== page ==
Social Learning in Animals: The Roots of Culture

By Cecilia M. Heyes; Bennett G. Galef Jr. | Go to book overview

CHAPTER 6
Is Social Learning an Adaptive Specialization?
LOUIS LEFEBVRE LUC-ALAIN GIRALDEAU
Department of BiologyDepartment of Biology
McGill University Concordia University
Montréal, Québec, Canada H3A 1B1
Montréal Québec, Canada H3G 1M8

INTRODUCTION

L earning, like other behavioral or structural traits, may vary in its usefulness according to the particular environmental problems an animal faces. In psychology, Rozin and Kalat ( 1971) were the first to propose explicitly that some learning abilities could be seen as adaptive specializations molded by natural selection to cope with particular ecological demands. Three major assumptions underlie this view: (1) learning is not a single, general, set of rules for the modification of behavior, but an assemblage of discrete abilities that may be oriented in different directions in different contexts; (2) because different species face different ecological contexts, learning abilities can be expected to vary across species; and (3) the origin of ecologically correlated learning differences is divergent natural selection. Rozin and Kalat's (1971) views have since been expanded and applied to particular types of learning by, among others, Roper (1983), Sherry and Schacter (1987), Rozin and Schull (1988), and Shettleworth (1993).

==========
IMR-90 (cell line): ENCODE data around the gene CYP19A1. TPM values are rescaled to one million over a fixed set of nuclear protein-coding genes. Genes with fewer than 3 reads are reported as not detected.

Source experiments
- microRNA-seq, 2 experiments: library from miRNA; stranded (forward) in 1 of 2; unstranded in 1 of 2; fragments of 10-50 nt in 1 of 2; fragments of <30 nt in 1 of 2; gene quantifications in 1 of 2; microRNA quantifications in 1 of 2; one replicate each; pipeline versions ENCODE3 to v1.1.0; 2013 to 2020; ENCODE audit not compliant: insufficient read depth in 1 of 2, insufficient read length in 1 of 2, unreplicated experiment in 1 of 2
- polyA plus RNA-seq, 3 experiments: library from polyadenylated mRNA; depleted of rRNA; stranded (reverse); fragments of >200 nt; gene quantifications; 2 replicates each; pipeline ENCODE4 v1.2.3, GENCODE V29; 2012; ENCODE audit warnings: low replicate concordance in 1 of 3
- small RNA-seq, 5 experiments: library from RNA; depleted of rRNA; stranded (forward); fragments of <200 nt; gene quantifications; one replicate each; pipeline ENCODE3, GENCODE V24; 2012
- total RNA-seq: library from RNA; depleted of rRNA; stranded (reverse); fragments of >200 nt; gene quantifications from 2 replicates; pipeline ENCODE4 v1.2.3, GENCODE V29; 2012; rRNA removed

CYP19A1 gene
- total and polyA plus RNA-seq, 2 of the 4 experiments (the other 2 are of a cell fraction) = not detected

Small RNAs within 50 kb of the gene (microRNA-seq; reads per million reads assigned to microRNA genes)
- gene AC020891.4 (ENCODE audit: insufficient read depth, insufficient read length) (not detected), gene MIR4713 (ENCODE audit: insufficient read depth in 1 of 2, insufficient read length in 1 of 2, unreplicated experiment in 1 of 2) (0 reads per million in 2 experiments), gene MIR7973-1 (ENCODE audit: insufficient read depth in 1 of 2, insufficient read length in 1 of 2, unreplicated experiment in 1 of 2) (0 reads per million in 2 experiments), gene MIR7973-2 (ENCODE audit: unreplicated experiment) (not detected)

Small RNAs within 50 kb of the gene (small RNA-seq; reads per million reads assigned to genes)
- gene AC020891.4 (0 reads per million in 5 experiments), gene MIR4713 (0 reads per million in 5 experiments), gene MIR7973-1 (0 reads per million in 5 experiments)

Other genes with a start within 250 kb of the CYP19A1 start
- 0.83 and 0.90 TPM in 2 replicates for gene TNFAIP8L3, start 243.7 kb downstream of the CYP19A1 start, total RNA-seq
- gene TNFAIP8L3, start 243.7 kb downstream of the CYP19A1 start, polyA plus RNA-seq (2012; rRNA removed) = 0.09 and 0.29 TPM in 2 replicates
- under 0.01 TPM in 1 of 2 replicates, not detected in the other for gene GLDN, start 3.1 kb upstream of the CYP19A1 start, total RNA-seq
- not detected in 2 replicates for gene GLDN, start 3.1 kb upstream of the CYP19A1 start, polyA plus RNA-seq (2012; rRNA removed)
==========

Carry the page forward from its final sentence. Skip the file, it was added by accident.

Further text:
As Shettleworth (1993) points out, adaptive specialization is part of a wider, ecological, program for the study of learning. Several logical (Plotkin & OdlingSmee, 1979; Johnston, 1982) and mathematical (Stephens, 1991) models for the evolution of learning also fall within this ecological program, as does recent comparative work on spatial memory in birds and mammals (Balda & Kamil, 1989; Hilton & Krebs, 1990; Sherry, Jacobs, & Gaulin, 1992) and flower exploitation skills in hymenoptera (Laverty, 1994; Laverty & Plowright, 1988; Dukas & Real, 1991).

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